So do you prefer the white ring, or German bell on your bassoon? Also what did you have on your first bassoon? Personally I prefer the white ring and that is what I have always had... actually my first bassoon didn't even have the white, it was just a ring...
To clarify, do you prefer the German bell (white ring) or French bell (metal ring)
Just to clarify things further, the true French bell is a completely diiferent shape to the German one.Both types have been made with either white plastic (ivory) or metal ring.A friend of mine had a Heckel with a French shape bell with ivory ring. Personally I play on a Puchner with German shape bell and metal ring which I really like.
That sounds pretty cool. Could you clarify what the difference in shape is? From what I've seen, the German one looks like a disk whereas the French bell is more like quarter? circle with the rounded edge facing up and out?
What you are seeing on the outside is cosmetic. We talk about French/German bells, but in most cases there is no significant difference to the interior bore dimensions, unless you are talking about an actual French bassoon. The white ring is traditional on German bassoon, originally made of ivory, but now generally plastic, which doesn't look so nice. The french style is the metal ring. The function of both is simply to protect the end of the instrument when you hit something. I've never seen a bell cracked at the top in all my years of teaching, so I think either work fine, it's simply a matter of which you like. As far as I know, Fox is the only company that has been working on redesigning the bore of the bell, and some people are really excited about how it can improve the student/artist model instruments.
you've never seen a cracked ring? Or have you never seen a cracked bell?
I've seen many bassoons with thier nice ivory rings cracked by the bassoon getting hit, and then replaced with cheapo plastic ones.
It's sad, my bassoon is used and 40 years old, and before buying it, somebody cracked the ring, and the crack went into the bell for a few inches. They thenreplaced it with a plastic ring...a bad plastic ring. The ring is a dirty yellowish clear color, and you could tell it was cheapo from 5o feet away. It's immensly embarrasing when playing in a semi-local orchestra.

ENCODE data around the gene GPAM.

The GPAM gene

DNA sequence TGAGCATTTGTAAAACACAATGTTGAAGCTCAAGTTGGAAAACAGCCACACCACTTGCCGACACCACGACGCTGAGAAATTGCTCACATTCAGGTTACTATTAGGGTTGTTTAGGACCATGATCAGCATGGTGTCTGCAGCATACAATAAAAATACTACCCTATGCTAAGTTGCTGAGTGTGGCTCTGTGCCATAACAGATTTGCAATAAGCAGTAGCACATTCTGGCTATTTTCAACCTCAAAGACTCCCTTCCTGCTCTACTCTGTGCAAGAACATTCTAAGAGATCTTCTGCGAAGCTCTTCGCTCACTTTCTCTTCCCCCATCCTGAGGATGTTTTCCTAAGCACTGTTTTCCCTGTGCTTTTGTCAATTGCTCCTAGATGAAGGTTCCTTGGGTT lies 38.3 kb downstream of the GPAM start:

As I said, I've never seen a cracked bell, as in the wood. The rings crack and break all the time, that's the point, they protect the wood. It does not seem to matter whether the bell is protected by a metal band, or larger plastic ring. Obviously a metal ring will withstand more abuse than the traditional white ring, but leaves more wood exposed to dings and dents. It's worth making sure the plastic ring is on properly, I've seen a number of them just pop off when hit just right. I'm fortunate to have my original 83 years old ivory ring intact. Knock on wood...
I've seen lots of old bassoons with the old yellow rings, and usually you just think - well, an old bassoon. Often these old bassoons have a great mellow tone and so I'm usually predisposed in their favor, even though I'm playing on a new bassoon these days. If only those old plastic rings didn't turn such a bilious yellow I think nobody would mind! :p
Actually,the ring on my bassoon is brand new. Its' disgusting dingy yellow color came applied new, and you can actually see through it.
You probably could paint an old plastic ring with paint (i'm guessing) It shouldn't affect the sound right? I mean, the sound doesn't change with the process of putting a plastic ring on a bassoon instead of an ivory or metal one...
Did that make sense?